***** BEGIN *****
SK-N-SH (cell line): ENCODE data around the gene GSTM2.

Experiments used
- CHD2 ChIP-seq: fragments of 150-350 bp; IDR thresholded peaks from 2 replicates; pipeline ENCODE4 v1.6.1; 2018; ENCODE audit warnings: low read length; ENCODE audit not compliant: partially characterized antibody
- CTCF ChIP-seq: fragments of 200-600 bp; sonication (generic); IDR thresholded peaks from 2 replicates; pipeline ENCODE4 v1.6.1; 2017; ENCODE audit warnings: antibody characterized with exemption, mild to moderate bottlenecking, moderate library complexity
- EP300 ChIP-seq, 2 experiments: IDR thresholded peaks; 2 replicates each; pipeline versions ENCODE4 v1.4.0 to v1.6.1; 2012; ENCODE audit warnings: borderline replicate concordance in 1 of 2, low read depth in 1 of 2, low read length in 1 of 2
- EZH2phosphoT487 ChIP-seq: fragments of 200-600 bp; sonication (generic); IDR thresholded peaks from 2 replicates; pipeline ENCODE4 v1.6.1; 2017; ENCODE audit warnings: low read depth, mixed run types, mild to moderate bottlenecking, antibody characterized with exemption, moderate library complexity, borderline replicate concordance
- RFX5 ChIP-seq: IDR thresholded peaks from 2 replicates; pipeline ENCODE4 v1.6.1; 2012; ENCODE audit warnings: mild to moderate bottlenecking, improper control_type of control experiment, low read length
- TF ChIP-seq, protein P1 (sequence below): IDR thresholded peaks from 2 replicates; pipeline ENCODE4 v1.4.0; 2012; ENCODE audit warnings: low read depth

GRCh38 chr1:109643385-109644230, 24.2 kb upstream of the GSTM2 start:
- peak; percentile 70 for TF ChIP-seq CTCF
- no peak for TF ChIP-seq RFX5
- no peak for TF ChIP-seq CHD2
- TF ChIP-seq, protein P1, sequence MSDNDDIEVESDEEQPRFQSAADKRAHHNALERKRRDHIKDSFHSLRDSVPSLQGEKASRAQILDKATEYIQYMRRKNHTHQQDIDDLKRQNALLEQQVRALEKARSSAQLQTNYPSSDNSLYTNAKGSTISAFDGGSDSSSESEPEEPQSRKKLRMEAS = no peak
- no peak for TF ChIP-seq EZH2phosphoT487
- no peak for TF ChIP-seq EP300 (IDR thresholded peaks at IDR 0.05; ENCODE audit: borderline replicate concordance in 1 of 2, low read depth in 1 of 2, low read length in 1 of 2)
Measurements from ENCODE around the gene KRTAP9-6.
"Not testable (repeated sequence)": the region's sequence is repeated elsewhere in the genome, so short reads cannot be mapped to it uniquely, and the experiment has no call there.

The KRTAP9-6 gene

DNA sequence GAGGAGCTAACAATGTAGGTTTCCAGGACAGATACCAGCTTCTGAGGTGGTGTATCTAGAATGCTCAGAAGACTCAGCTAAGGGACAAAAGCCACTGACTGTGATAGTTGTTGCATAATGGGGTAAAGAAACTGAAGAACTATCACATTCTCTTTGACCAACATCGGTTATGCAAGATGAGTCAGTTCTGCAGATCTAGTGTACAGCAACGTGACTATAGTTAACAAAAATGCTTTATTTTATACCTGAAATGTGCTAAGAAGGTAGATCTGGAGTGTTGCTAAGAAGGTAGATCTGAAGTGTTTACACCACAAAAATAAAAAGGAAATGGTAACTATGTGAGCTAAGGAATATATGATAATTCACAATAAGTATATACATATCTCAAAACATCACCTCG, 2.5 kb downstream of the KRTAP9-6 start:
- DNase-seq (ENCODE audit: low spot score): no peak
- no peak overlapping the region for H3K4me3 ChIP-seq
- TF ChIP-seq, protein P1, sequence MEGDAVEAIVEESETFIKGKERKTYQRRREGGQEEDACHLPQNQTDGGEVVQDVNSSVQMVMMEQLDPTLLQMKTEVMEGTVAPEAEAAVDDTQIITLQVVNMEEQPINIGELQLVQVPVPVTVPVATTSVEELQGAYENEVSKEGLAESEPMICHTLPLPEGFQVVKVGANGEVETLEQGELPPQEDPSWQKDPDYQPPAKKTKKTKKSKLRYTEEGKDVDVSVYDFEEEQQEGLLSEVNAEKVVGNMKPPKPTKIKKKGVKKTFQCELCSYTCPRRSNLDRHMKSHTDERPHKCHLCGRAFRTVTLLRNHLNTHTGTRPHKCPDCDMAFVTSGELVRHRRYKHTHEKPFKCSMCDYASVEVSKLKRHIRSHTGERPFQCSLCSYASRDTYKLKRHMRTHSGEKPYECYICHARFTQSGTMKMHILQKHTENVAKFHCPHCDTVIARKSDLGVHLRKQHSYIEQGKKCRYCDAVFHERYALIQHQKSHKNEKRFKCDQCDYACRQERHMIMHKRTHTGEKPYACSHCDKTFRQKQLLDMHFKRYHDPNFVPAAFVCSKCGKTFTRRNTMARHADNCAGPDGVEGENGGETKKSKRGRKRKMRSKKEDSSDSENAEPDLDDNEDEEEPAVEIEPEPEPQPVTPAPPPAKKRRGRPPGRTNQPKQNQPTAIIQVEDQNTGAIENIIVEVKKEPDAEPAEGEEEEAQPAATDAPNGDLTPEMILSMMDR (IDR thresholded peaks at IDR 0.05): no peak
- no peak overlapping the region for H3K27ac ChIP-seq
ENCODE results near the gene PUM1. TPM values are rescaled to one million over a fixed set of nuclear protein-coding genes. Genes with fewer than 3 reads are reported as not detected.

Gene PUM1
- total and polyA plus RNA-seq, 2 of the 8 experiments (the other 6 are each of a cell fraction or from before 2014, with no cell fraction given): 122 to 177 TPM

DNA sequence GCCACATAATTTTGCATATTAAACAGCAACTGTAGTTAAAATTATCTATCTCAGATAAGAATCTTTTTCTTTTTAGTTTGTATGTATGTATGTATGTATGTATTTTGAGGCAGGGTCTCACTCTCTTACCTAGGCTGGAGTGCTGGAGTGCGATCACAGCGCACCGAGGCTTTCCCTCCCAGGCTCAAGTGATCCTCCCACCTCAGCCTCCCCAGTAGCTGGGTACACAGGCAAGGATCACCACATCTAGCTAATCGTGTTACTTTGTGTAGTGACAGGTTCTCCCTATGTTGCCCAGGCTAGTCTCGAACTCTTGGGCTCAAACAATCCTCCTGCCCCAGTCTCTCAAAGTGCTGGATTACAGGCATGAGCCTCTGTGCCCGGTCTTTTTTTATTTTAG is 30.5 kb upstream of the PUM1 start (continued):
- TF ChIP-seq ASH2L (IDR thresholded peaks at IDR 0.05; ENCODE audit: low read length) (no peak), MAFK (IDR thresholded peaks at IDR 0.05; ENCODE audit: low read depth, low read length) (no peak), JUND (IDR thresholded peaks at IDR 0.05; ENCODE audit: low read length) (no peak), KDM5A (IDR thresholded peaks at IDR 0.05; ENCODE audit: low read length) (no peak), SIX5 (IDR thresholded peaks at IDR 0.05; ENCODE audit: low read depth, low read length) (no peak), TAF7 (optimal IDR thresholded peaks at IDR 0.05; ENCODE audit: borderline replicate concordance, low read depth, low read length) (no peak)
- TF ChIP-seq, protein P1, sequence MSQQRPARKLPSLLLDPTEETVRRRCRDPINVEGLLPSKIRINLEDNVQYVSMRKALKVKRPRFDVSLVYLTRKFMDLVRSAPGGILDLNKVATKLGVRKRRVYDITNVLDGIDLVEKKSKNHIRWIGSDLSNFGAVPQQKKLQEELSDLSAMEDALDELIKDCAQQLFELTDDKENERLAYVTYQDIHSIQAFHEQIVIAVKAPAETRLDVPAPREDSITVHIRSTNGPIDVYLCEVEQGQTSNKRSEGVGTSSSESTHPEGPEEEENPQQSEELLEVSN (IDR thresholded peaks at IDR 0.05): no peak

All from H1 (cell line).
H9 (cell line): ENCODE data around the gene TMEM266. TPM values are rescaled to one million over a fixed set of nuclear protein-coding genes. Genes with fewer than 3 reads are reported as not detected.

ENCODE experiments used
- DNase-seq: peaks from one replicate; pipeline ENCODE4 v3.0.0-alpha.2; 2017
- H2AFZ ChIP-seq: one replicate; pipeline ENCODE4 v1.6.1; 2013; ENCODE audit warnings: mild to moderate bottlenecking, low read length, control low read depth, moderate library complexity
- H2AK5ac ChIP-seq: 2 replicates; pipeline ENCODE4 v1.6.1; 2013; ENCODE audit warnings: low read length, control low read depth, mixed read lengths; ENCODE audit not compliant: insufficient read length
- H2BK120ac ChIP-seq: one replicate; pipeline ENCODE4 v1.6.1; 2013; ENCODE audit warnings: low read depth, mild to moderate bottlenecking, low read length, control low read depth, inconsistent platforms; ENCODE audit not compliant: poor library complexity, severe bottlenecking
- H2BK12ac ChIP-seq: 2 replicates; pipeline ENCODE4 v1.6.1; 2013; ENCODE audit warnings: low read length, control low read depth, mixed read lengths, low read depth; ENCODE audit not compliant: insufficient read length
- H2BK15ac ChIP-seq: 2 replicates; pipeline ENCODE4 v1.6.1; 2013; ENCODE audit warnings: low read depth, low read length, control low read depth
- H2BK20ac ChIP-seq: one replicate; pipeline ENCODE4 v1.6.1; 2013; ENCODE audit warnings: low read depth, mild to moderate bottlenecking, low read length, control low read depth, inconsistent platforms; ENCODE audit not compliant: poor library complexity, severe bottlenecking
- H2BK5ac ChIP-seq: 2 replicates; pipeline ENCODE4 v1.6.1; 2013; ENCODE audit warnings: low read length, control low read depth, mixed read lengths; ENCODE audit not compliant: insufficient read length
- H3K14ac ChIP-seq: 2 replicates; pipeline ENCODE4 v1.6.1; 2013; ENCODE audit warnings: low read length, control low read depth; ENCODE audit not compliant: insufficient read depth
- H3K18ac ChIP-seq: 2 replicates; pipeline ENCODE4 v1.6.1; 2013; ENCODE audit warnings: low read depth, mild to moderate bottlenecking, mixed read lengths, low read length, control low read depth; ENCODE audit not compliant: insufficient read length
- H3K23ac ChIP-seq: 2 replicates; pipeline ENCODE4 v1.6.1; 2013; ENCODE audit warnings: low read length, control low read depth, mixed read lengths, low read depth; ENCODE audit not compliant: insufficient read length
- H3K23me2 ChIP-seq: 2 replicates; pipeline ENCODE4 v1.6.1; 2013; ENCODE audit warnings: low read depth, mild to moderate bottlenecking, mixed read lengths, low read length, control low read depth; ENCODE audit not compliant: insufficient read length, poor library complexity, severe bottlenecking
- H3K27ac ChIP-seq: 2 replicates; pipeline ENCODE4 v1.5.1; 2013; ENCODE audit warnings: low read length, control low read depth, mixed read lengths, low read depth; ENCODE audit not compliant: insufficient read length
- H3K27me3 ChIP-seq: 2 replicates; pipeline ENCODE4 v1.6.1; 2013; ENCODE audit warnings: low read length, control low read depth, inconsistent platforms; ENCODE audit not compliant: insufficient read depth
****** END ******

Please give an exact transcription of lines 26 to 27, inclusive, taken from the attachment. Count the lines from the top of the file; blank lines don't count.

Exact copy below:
- total and polyA plus RNA-seq, 2 of the 8 experiments (the other 6 are each of a cell fraction or from before 2014, with no cell fraction given): 122 to 177 TPM

DNA sequence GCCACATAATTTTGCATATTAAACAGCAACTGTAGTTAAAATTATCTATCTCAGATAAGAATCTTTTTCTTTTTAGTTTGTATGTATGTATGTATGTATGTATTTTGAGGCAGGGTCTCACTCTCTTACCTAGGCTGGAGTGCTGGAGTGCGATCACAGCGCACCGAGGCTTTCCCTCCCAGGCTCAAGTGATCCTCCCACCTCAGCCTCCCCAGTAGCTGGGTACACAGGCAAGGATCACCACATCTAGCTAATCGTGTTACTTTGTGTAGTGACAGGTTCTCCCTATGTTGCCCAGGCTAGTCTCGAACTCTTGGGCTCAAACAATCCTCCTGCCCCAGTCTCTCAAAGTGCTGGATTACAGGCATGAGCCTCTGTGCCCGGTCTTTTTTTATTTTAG is 30.5 kb upstream of the PUM1 start (continued):